Apple (NASDAQ:AAPL) and IBM (NYSE:IBM) delivered their first set of business-centric applications for iPhone and iPad users, following their landmark deal to work together in the enterprise computing space earlier this year. The IBM MobileFirst for iOS solutions can be customized to an organization’s needs, and will be linked to a company’s core processes. The applications are targeted at verticals including retail, airlines, financial services, insurance and government. Some initial apps include Plan Flight – which helps airlines cut costs by allowing pilots to better decide how much fuel they must carry based on various factors – and Sales Assist – which enables sales associates to access customer profiles, make suggestions based on previous purchases, check inventory and locate items in-store.
Unlike consumer-oriented tablet and smartphone applications – which are built to be easy-to-use and focused on a few tasks – business applications are usually much more complex and can be less intuitive. However, analysts who have seen the IBM MobileFirst applications have come away impressed.  While the core functionality of the applications have been developed by IBM, Apple has provided inputs on the design and user experience front, making the apps easy to use. We believe that the new applications and the broader IBM partnership could help Apple ship more iOS devices to businesses, while potentially helping the company become a more integral part of enterprise computing.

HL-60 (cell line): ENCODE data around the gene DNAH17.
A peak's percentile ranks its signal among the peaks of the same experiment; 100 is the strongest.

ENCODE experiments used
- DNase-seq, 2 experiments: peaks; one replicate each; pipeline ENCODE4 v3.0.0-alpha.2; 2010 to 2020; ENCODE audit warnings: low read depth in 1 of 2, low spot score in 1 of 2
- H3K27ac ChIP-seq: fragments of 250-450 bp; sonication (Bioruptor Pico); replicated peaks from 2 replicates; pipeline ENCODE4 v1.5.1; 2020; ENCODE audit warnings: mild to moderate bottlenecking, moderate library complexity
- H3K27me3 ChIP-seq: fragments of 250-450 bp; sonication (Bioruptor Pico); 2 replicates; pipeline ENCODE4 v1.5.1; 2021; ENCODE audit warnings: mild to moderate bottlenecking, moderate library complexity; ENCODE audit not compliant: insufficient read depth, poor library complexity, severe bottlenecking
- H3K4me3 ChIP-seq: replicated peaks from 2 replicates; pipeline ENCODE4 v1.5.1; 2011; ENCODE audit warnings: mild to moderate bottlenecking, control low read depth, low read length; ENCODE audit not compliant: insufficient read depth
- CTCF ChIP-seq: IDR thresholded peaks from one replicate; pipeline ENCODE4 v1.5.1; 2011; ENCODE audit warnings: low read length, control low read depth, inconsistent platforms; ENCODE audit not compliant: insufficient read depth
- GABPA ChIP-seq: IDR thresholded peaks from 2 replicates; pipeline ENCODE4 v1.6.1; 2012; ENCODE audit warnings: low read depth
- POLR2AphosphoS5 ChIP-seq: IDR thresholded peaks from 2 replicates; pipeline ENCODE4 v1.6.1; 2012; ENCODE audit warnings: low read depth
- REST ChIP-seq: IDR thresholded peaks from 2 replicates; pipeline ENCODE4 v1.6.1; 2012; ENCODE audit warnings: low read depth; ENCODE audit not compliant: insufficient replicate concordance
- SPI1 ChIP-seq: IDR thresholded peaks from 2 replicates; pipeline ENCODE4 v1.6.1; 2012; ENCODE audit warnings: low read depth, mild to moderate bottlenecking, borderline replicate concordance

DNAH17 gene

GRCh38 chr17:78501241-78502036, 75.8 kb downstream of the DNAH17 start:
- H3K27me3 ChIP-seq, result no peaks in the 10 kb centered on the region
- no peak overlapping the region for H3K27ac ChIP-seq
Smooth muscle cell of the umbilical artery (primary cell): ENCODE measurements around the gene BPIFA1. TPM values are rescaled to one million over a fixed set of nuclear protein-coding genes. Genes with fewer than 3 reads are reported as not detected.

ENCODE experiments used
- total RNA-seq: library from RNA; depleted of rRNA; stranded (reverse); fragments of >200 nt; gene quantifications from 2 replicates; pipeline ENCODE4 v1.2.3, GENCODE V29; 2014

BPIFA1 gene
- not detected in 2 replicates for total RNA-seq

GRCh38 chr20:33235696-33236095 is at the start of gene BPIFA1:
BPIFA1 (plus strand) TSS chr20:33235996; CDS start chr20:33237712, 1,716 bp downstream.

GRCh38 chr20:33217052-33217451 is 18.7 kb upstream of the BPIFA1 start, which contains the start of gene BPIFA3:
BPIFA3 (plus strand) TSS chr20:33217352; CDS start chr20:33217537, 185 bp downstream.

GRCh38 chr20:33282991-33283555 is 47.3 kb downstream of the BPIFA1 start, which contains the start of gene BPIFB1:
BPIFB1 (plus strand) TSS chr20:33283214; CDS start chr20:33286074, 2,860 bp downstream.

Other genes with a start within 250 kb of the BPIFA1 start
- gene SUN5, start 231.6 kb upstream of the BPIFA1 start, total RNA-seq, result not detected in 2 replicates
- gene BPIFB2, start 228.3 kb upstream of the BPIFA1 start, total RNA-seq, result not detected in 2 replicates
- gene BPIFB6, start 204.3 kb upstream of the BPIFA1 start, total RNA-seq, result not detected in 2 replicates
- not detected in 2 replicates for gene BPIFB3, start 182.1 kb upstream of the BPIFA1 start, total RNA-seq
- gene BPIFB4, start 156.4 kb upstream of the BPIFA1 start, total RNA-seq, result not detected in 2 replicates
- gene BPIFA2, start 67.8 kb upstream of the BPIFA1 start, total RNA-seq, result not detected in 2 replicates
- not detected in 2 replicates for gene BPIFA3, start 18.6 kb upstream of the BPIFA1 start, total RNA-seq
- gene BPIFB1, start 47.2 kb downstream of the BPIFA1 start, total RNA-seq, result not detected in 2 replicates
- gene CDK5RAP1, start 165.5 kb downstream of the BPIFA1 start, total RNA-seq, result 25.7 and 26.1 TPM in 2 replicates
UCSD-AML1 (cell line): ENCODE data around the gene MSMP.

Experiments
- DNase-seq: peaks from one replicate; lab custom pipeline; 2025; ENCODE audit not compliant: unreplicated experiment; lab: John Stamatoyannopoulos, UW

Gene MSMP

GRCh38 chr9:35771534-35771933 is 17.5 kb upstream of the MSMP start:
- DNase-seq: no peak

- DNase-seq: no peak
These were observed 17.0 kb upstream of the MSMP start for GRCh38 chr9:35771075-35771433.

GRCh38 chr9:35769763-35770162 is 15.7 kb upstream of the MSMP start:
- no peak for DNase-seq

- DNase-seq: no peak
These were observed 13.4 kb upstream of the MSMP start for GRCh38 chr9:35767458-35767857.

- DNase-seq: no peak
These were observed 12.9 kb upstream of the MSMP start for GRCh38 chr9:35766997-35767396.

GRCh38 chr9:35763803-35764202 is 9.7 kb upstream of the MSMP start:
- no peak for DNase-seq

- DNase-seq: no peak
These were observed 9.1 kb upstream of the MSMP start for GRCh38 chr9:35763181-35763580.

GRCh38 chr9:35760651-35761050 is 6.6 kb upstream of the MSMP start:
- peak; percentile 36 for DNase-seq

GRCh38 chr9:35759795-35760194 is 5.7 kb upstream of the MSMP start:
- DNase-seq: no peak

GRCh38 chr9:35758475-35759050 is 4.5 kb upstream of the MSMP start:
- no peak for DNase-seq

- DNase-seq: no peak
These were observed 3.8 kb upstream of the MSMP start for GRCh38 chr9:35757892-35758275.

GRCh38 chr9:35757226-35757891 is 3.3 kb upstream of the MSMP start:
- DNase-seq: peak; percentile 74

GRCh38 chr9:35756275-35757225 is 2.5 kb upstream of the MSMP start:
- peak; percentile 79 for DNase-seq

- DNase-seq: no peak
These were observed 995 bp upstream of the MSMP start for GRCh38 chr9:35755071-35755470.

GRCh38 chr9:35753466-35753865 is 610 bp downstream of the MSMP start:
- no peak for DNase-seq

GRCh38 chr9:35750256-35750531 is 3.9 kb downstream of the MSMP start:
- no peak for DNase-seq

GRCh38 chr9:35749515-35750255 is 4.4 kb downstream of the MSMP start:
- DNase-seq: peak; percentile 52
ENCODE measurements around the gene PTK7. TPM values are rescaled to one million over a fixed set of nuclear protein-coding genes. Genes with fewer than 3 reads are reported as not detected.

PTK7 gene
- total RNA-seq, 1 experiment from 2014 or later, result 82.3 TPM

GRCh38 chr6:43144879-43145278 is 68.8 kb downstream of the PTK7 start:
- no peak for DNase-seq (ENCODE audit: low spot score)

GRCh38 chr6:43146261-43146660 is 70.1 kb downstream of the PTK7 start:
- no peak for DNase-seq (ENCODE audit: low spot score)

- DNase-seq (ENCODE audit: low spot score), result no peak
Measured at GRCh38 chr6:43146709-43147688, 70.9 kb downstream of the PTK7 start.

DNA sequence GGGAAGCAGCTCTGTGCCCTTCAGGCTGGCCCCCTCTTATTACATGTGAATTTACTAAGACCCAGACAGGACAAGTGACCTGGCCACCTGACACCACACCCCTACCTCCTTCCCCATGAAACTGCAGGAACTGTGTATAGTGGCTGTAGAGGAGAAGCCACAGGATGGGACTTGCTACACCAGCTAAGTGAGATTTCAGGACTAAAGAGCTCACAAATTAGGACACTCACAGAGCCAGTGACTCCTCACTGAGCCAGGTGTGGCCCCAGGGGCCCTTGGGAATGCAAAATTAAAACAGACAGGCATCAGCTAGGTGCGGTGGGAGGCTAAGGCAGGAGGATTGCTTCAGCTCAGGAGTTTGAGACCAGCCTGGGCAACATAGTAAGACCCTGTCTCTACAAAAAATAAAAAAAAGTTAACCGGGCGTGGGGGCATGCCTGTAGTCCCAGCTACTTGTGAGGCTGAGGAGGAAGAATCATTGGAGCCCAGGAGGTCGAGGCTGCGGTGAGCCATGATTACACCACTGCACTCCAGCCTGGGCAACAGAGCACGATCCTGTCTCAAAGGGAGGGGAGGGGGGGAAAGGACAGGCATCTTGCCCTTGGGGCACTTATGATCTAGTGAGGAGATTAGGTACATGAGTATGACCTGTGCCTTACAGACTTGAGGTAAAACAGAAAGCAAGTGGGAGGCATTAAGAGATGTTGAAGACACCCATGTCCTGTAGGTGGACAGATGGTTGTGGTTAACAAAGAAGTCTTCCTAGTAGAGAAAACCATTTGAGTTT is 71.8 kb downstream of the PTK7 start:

Our $120 price estimate for Apple is slightly ahead of the current market price.
The Move Could Help iPad Sales In Particular
The iPad has been struggling of late, with shipments declining year-over-year for the last three quarters in a row. As of Q3 2014, Apple’s global tablet market share stood at 23%, compared to 29% a year ago. We see the iPad taking further cuts in the consumer market, owing to increasing saturation in the high-end tablet market and also due to the introduction of the large-screen iPhone 6 Plus. However, we believe that the new enterprise-focused tools could provide some upside for iPad sales. While Apple has been successful in selling the tablet to enterprise users – the iPad accounts for about 73% of tablets in use at U.S. corporations and about 39% globally – the new applications could help to expand the size of the market. 
Although tablets are quickly closing the gap with PCs, with shipments set to surpass PCs in 2015 according to Gartner, the adoption of tablets in business remains marginal. Enterprise tablet penetration stands at just 20%, while notebook penetration stands at over 60%. The Apple-IBM partnership could be a step towards making tablets a more integral part of the enterprise computing infrastructure, as an iPad equipped with quality enterprise-focused software could supplant PCs for several typical business use-cases.